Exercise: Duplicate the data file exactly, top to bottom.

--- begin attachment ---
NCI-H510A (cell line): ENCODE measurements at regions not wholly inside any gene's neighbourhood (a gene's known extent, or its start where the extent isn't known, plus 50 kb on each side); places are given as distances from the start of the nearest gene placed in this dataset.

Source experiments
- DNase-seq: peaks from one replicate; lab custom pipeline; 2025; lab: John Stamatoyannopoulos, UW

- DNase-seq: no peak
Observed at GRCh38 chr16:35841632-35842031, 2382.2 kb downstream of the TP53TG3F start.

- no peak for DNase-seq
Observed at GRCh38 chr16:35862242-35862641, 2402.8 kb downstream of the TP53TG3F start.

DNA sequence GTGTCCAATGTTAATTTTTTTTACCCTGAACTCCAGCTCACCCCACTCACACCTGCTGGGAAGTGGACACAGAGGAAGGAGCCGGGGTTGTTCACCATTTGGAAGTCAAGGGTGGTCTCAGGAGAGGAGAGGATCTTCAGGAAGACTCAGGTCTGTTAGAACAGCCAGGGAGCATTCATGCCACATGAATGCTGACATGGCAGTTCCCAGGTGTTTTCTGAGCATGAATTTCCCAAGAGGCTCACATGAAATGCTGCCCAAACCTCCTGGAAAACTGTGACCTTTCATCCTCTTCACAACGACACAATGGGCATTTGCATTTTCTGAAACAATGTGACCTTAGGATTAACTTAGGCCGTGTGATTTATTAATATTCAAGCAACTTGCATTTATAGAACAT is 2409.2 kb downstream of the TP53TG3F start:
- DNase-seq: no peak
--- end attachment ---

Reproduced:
NCI-H510A (cell line): ENCODE measurements at regions not wholly inside any gene's neighbourhood (a gene's known extent, or its start where the extent isn't known, plus 50 kb on each side); places are given as distances from the start of the nearest gene placed in this dataset.

Source experiments
- DNase-seq: peaks from one replicate; lab custom pipeline; 2025; lab: John Stamatoyannopoulos, UW

- DNase-seq: no peak
Observed at GRCh38 chr16:35841632-35842031, 2382.2 kb downstream of the TP53TG3F start.

- no peak for DNase-seq
Observed at GRCh38 chr16:35862242-35862641, 2402.8 kb downstream of the TP53TG3F start.

DNA sequence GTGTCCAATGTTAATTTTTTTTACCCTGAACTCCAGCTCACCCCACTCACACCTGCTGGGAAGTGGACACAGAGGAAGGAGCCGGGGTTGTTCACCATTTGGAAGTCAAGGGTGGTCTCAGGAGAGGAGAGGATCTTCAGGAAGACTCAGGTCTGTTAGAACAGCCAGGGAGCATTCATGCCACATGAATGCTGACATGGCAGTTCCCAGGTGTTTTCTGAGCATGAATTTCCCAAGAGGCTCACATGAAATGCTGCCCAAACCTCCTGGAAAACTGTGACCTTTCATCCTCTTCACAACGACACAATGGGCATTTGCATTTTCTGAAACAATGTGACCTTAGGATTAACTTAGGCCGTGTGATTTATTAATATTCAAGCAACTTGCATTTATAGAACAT is 2409.2 kb downstream of the TP53TG3F start:
- DNase-seq: no peak